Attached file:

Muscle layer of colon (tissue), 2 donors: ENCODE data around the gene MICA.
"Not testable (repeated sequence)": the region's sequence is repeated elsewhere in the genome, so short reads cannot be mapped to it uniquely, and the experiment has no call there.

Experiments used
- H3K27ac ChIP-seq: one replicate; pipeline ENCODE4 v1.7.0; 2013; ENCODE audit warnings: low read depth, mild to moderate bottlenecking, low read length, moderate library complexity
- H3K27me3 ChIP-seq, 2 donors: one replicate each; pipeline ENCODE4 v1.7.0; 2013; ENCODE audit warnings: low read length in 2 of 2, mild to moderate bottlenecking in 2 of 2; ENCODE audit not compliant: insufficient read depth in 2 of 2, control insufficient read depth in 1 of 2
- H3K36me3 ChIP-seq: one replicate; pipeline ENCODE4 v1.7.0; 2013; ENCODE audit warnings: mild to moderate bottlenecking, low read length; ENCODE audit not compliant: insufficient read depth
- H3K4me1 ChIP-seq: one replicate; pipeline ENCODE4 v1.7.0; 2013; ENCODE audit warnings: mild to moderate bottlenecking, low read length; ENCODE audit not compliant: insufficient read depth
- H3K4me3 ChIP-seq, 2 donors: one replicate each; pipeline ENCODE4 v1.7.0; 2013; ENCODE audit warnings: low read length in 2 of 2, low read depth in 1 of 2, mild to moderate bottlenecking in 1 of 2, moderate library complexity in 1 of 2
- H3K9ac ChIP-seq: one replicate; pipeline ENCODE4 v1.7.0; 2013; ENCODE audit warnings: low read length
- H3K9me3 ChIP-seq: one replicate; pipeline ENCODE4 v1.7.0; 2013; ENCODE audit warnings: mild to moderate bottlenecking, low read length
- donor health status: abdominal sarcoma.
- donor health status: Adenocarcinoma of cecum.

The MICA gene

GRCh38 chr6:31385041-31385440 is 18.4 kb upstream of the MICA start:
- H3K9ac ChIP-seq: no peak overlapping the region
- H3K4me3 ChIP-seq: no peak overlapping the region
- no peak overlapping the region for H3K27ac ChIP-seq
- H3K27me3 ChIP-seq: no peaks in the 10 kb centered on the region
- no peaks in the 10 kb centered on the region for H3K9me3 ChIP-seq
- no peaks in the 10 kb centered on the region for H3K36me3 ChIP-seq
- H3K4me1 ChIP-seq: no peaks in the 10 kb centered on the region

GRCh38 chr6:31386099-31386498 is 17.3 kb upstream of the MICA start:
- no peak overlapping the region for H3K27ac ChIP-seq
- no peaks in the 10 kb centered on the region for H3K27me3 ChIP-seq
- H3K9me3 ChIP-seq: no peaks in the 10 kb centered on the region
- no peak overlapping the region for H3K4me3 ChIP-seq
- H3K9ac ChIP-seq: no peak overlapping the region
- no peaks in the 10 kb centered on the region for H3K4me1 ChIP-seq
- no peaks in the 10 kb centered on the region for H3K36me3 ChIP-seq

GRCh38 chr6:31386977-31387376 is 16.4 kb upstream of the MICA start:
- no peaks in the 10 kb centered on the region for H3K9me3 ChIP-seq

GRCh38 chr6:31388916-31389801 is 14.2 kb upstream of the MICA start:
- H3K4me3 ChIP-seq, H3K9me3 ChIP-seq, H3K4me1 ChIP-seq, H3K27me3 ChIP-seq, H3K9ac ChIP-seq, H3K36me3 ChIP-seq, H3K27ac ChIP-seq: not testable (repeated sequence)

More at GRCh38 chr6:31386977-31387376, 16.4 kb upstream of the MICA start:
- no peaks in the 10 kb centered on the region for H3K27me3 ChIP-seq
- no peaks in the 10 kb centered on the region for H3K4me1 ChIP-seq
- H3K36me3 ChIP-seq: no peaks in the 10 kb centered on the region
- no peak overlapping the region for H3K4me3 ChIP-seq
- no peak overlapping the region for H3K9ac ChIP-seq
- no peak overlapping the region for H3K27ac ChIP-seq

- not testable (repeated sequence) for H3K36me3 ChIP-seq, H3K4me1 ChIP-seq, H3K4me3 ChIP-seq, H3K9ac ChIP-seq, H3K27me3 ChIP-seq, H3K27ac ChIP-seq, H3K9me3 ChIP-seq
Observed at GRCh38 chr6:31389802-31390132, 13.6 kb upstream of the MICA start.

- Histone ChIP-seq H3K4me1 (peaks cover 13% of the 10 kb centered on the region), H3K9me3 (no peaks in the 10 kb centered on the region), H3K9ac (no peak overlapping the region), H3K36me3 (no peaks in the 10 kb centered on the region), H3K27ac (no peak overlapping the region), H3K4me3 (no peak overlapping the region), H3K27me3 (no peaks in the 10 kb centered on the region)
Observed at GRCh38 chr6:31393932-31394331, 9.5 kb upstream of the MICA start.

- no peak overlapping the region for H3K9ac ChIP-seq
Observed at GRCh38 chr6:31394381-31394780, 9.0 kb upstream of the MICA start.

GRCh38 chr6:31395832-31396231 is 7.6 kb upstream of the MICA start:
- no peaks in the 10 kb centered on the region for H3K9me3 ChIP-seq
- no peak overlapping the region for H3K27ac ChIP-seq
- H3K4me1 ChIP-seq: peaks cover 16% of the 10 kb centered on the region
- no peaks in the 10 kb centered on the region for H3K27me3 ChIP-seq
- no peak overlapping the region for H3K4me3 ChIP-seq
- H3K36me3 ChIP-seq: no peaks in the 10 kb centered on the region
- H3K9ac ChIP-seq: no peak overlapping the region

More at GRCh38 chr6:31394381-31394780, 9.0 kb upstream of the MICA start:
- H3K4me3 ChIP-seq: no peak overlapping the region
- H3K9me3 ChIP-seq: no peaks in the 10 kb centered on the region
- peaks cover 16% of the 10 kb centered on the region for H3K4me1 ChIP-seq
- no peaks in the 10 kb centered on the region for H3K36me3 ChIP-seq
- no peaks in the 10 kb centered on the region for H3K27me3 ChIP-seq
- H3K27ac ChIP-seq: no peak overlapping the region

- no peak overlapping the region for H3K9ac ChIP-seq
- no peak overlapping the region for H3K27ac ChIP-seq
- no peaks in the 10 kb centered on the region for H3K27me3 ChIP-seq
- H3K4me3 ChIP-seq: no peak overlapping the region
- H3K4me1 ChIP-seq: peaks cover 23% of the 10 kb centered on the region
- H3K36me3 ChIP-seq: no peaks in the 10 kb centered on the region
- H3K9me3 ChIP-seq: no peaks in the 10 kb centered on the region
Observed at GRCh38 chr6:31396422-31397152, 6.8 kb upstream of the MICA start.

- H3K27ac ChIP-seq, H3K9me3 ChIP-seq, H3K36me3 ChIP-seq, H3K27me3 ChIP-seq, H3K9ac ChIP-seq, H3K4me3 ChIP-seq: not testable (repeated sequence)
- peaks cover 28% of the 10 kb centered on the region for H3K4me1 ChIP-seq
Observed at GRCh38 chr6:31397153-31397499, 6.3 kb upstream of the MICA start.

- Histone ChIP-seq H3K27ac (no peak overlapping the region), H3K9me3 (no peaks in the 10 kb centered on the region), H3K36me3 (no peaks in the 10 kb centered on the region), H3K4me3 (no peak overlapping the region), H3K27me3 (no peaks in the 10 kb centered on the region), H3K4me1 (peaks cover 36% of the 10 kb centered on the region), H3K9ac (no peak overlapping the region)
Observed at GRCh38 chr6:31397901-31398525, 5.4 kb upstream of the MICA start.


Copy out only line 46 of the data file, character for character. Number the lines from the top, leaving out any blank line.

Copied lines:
Observed at GRCh38 chr6:31394381-31394780, 9.0 kb upstream of the MICA start.